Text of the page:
Learners and whānau will, therefore, be able to see themselves reflected in their learning and future pathways.

For The New Zealand Curriculum, during 2021-25 we will refresh each learning area and develop supports to ensure effective implementation. We’ll be working to reduce the large number of achievement objectives we have in the current curriculum and develop a smaller number of progress statements to make sure our learners are reaching the milestones they need to. This year we will start with the social sciences learning area in order to support the implementation of the Aotearoa NZ histories in 2022.

We will design a truly connected curriculum by bringing together the key competencies with the learning areas. Up until now, teachers have been left to navigate the key competencies, bringing them to life within learning areas. Our refreshed New Zealand curriculum will bring these together, making it easier for teachers and engaging for learners.

We need our curriculum to be clear and support the design of high quality marau ā-kura and local curriculum – striking a balance between the learning that is important nationally and learning that reflects the rohe.

I know we need to support teachers to successfully put these changes in place. That’s why we’re committed to a collaborative process of co-design.

Some of you will be very keen for more detail on all the changes we are making and how you can be involved. You can get more information for each curriculum on the Ministry website. There’s plenty more detail of what will be reviewed and when, so keep checking back as we progress. You’ll also be able to have your say there.

During my time in education, my work in dual medium schools gave me an understanding of the changes needed in the curriculum. I agree with the need for change and am eager to support a refreshed Aotearoa New Zealand curriculum that is bicultural, easier to use and ensures clarity and consistency for our teachers.

 So, exciting times ahead and a lot of work to do! I know student success is at the heart of why teachers come to work every day. We can’t do this without you!

What is the national curriculum for schooling?

The national curriculum is a taonga that guides and shapes the learning of every school and kura.

Kaiako and teachers weave together the national curriculum with local contexts and the diverse aspirations of tamariki and their whānau to develop their learning programmes.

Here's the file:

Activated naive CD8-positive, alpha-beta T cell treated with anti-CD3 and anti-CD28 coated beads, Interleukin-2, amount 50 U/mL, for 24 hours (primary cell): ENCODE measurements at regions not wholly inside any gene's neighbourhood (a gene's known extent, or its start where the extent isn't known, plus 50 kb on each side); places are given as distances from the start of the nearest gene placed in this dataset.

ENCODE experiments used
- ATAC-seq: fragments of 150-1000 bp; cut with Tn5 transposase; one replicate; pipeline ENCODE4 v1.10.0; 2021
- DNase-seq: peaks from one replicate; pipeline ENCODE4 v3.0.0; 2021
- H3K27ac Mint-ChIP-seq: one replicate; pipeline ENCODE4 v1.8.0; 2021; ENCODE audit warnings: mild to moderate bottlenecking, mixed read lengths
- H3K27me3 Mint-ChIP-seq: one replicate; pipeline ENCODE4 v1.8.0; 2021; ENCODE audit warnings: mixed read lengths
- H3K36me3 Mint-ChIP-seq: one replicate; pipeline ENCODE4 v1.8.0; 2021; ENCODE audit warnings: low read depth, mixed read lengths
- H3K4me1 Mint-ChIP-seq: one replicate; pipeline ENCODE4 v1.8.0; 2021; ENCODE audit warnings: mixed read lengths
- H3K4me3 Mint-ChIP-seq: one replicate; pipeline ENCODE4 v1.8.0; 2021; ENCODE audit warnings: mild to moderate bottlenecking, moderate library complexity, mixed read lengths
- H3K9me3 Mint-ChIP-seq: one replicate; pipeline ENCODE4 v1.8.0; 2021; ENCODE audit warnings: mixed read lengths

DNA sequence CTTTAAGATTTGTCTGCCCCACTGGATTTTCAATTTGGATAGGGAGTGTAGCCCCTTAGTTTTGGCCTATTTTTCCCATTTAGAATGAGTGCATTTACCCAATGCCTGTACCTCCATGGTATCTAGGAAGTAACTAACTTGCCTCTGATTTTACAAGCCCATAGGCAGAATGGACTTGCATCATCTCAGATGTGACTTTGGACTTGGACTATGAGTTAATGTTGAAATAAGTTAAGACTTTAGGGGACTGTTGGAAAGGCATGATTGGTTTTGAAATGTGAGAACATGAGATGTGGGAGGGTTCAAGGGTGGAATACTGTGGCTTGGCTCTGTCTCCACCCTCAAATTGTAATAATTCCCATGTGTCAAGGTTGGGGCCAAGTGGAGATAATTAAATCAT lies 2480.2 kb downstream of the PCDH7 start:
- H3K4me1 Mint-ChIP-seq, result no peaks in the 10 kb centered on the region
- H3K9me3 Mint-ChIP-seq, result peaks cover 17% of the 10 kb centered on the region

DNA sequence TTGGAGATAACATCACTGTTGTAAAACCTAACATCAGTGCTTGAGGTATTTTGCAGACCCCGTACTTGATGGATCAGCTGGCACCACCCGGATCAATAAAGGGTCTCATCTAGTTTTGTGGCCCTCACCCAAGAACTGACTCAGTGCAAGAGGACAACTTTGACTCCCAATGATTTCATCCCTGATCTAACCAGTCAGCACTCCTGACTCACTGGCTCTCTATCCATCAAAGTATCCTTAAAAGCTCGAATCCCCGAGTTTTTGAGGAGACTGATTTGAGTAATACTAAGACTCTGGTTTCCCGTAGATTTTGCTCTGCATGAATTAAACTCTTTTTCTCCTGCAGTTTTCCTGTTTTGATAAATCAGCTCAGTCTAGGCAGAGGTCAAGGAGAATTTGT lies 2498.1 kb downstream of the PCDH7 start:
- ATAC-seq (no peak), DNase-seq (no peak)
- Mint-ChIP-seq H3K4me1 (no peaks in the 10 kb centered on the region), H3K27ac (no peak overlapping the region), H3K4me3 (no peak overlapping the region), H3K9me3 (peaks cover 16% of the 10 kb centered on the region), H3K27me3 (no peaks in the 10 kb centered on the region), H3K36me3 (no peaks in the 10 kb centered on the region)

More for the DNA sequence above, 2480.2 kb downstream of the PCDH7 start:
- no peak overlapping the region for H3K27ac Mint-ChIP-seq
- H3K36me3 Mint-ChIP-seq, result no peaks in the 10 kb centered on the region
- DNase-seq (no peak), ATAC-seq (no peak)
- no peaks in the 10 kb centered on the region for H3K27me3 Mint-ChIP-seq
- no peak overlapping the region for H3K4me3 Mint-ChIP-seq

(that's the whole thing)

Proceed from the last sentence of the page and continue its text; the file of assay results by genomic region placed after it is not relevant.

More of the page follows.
The national curriculum for schooling includes: 

Why is the national curriculum being refreshed?

Over the past two years we’ve invited feedback on the national curriculum from educators, tamariki, parents and whānau. Here’s what you’ve told us:

  • Parents and whānau want more certainty about what their tamariki will learn in schools and kura, and that the curriculum should also focus on wellbeing, identities, language and culture
  • Tamariki want to learn from a curriculum that is meaningful to them and their whānau
  • Teachers and parents want to be clear about what their tamariki need to learn, how they are making progress, their strengths and where support is needed
  • We need our curriculum to strike a balance between learning that is important nationally and learning that is relevant locally.  

More information on what is happening, why we are doing this and the kete of supports for teaching and learning is available at:

Timeline for the refresh

The refresh of the national curriculum will be phased over five years and will be completed by 2025.

Support for schools and kura

It’s essential that teachers and kaiako have the right tools and know how to implement the refreshed curriculum.

An extensive package of supports, including professional development, will be designed in collaboration with educators so that teachers can successfully put the changes in place.

The refreshed curriculum alongside high-quality and relevant resources for teaching and learning will be located on the Online Curriculum Hub replacing Te Kete Ipurangi (TKI), and an enhanced Kauwhata Reo. These will make it easier to use and share resources to teach the curriculum.

Tamariki and whānau

Tamariki are at the heart of why we are refreshing the national curriculum. Their voice and diverse needs and aspirations will inform the refreshed curriculum, providing every opportunity for their success, now and in the future. Whānau and iwi are also valued as important contributors to what schools and kura need to achieve for their children.

More information and how to get involved

Curriculum Refresh for Clearer, More Relevant Learning | Beehive.govt.nz(external link)

National Curriculum Refresh information release

More information about refreshing the New Zealand Curriculum

More information about refreshing Te Marautanga o Aotearoa(external link)

If you have any questions or suggestions, or want to be involved, email us at nationalcurriculum.refresh@education.govt.nz